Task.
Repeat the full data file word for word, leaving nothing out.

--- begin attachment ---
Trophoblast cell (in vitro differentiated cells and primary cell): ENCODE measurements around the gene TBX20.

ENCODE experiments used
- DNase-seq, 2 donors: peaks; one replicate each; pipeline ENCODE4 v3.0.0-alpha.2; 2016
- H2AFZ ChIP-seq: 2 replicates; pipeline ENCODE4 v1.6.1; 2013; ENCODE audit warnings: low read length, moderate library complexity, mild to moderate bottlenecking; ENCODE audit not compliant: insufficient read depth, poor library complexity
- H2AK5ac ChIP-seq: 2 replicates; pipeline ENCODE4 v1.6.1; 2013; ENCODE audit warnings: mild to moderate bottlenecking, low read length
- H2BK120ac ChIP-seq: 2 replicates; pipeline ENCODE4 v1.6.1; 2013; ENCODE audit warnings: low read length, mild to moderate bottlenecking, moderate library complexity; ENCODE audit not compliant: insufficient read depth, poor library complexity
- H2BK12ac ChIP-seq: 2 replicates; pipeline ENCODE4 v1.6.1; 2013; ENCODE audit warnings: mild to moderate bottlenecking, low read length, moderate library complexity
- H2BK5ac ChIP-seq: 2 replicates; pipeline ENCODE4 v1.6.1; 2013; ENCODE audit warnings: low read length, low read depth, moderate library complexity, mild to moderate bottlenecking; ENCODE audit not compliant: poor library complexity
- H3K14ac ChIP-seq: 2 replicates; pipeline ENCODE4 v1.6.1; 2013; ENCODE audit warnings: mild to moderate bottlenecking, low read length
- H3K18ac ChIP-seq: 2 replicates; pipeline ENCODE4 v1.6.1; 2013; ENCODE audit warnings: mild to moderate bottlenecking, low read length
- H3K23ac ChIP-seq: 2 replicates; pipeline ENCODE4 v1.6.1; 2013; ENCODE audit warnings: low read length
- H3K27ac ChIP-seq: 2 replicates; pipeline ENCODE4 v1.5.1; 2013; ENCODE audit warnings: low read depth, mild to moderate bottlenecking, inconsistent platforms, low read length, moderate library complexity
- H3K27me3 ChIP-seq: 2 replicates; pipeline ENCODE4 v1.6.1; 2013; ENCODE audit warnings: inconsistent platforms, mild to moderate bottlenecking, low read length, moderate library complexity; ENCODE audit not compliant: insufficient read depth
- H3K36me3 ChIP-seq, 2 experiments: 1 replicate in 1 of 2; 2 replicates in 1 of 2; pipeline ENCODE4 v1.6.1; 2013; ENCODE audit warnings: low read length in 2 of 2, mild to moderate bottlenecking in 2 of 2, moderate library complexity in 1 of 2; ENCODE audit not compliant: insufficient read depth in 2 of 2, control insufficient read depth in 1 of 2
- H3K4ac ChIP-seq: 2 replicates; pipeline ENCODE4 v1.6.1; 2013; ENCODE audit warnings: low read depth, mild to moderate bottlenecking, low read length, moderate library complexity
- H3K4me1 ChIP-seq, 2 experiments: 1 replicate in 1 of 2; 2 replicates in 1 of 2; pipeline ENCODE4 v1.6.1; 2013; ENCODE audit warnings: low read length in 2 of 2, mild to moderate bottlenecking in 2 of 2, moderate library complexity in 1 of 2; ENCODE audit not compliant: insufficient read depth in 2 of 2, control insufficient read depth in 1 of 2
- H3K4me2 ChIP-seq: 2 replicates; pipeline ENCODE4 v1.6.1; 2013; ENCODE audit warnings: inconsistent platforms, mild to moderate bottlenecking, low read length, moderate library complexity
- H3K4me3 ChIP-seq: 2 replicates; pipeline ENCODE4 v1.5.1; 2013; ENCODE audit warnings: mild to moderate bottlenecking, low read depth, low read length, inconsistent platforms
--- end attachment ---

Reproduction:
Trophoblast cell (in vitro differentiated cells and primary cell): ENCODE measurements around the gene TBX20.

ENCODE experiments used
- DNase-seq, 2 donors: peaks; one replicate each; pipeline ENCODE4 v3.0.0-alpha.2; 2016
- H2AFZ ChIP-seq: 2 replicates; pipeline ENCODE4 v1.6.1; 2013; ENCODE audit warnings: low read length, moderate library complexity, mild to moderate bottlenecking; ENCODE audit not compliant: insufficient read depth, poor library complexity
- H2AK5ac ChIP-seq: 2 replicates; pipeline ENCODE4 v1.6.1; 2013; ENCODE audit warnings: mild to moderate bottlenecking, low read length
- H2BK120ac ChIP-seq: 2 replicates; pipeline ENCODE4 v1.6.1; 2013; ENCODE audit warnings: low read length, mild to moderate bottlenecking, moderate library complexity; ENCODE audit not compliant: insufficient read depth, poor library complexity
- H2BK12ac ChIP-seq: 2 replicates; pipeline ENCODE4 v1.6.1; 2013; ENCODE audit warnings: mild to moderate bottlenecking, low read length, moderate library complexity
- H2BK5ac ChIP-seq: 2 replicates; pipeline ENCODE4 v1.6.1; 2013; ENCODE audit warnings: low read length, low read depth, moderate library complexity, mild to moderate bottlenecking; ENCODE audit not compliant: poor library complexity
- H3K14ac ChIP-seq: 2 replicates; pipeline ENCODE4 v1.6.1; 2013; ENCODE audit warnings: mild to moderate bottlenecking, low read length
- H3K18ac ChIP-seq: 2 replicates; pipeline ENCODE4 v1.6.1; 2013; ENCODE audit warnings: mild to moderate bottlenecking, low read length
- H3K23ac ChIP-seq: 2 replicates; pipeline ENCODE4 v1.6.1; 2013; ENCODE audit warnings: low read length
- H3K27ac ChIP-seq: 2 replicates; pipeline ENCODE4 v1.5.1; 2013; ENCODE audit warnings: low read depth, mild to moderate bottlenecking, inconsistent platforms, low read length, moderate library complexity
- H3K27me3 ChIP-seq: 2 replicates; pipeline ENCODE4 v1.6.1; 2013; ENCODE audit warnings: inconsistent platforms, mild to moderate bottlenecking, low read length, moderate library complexity; ENCODE audit not compliant: insufficient read depth
- H3K36me3 ChIP-seq, 2 experiments: 1 replicate in 1 of 2; 2 replicates in 1 of 2; pipeline ENCODE4 v1.6.1; 2013; ENCODE audit warnings: low read length in 2 of 2, mild to moderate bottlenecking in 2 of 2, moderate library complexity in 1 of 2; ENCODE audit not compliant: insufficient read depth in 2 of 2, control insufficient read depth in 1 of 2
- H3K4ac ChIP-seq: 2 replicates; pipeline ENCODE4 v1.6.1; 2013; ENCODE audit warnings: low read depth, mild to moderate bottlenecking, low read length, moderate library complexity
- H3K4me1 ChIP-seq, 2 experiments: 1 replicate in 1 of 2; 2 replicates in 1 of 2; pipeline ENCODE4 v1.6.1; 2013; ENCODE audit warnings: low read length in 2 of 2, mild to moderate bottlenecking in 2 of 2, moderate library complexity in 1 of 2; ENCODE audit not compliant: insufficient read depth in 2 of 2, control insufficient read depth in 1 of 2
- H3K4me2 ChIP-seq: 2 replicates; pipeline ENCODE4 v1.6.1; 2013; ENCODE audit warnings: inconsistent platforms, mild to moderate bottlenecking, low read length, moderate library complexity
- H3K4me3 ChIP-seq: 2 replicates; pipeline ENCODE4 v1.5.1; 2013; ENCODE audit warnings: mild to moderate bottlenecking, low read depth, low read length, inconsistent platforms